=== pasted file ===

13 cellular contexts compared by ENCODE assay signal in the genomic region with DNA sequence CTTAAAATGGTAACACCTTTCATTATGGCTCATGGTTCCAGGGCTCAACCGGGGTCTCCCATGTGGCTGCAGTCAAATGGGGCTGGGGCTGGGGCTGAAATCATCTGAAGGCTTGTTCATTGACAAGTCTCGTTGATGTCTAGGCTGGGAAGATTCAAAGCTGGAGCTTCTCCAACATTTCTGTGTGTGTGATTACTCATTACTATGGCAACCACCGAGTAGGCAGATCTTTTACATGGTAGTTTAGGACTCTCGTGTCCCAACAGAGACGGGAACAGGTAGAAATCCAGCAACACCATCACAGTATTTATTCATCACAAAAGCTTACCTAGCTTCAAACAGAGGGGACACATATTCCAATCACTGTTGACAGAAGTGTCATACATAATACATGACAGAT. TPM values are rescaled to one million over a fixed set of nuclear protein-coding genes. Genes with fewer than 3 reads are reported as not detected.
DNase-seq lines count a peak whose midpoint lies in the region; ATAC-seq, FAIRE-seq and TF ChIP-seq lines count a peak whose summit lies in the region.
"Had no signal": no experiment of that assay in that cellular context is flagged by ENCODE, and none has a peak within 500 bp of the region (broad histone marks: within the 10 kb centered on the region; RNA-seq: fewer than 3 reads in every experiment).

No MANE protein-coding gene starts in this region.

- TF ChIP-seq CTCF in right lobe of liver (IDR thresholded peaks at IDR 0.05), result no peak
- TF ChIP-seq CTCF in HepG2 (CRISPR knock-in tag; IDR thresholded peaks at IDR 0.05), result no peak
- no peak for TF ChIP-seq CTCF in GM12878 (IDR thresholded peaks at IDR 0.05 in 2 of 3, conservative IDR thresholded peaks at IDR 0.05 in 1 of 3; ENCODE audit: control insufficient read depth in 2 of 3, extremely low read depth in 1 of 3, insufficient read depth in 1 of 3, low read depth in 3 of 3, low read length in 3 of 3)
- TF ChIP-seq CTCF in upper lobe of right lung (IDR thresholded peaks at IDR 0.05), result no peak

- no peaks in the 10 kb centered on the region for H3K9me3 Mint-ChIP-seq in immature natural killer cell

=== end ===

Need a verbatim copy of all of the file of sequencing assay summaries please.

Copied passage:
13 cellular contexts compared by ENCODE assay signal in the genomic region with DNA sequence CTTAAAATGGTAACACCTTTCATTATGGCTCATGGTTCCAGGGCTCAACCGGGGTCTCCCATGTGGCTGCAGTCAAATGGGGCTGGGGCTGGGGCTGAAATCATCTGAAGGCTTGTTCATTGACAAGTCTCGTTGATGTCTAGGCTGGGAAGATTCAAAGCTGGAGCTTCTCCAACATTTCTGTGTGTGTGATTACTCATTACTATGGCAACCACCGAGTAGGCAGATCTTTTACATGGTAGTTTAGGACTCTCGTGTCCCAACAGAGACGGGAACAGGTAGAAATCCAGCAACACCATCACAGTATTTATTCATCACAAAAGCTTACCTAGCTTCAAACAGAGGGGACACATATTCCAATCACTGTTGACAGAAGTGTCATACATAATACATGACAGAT. TPM values are rescaled to one million over a fixed set of nuclear protein-coding genes. Genes with fewer than 3 reads are reported as not detected.
DNase-seq lines count a peak whose midpoint lies in the region; ATAC-seq, FAIRE-seq and TF ChIP-seq lines count a peak whose summit lies in the region.
"Had no signal": no experiment of that assay in that cellular context is flagged by ENCODE, and none has a peak within 500 bp of the region (broad histone marks: within the 10 kb centered on the region; RNA-seq: fewer than 3 reads in every experiment).

No MANE protein-coding gene starts in this region.

- TF ChIP-seq CTCF in right lobe of liver (IDR thresholded peaks at IDR 0.05), result no peak
- TF ChIP-seq CTCF in HepG2 (CRISPR knock-in tag; IDR thresholded peaks at IDR 0.05), result no peak
- no peak for TF ChIP-seq CTCF in GM12878 (IDR thresholded peaks at IDR 0.05 in 2 of 3, conservative IDR thresholded peaks at IDR 0.05 in 1 of 3; ENCODE audit: control insufficient read depth in 2 of 3, extremely low read depth in 1 of 3, insufficient read depth in 1 of 3, low read depth in 3 of 3, low read length in 3 of 3)
- TF ChIP-seq CTCF in upper lobe of right lung (IDR thresholded peaks at IDR 0.05), result no peak

- no peaks in the 10 kb centered on the region for H3K9me3 Mint-ChIP-seq in immature natural killer cell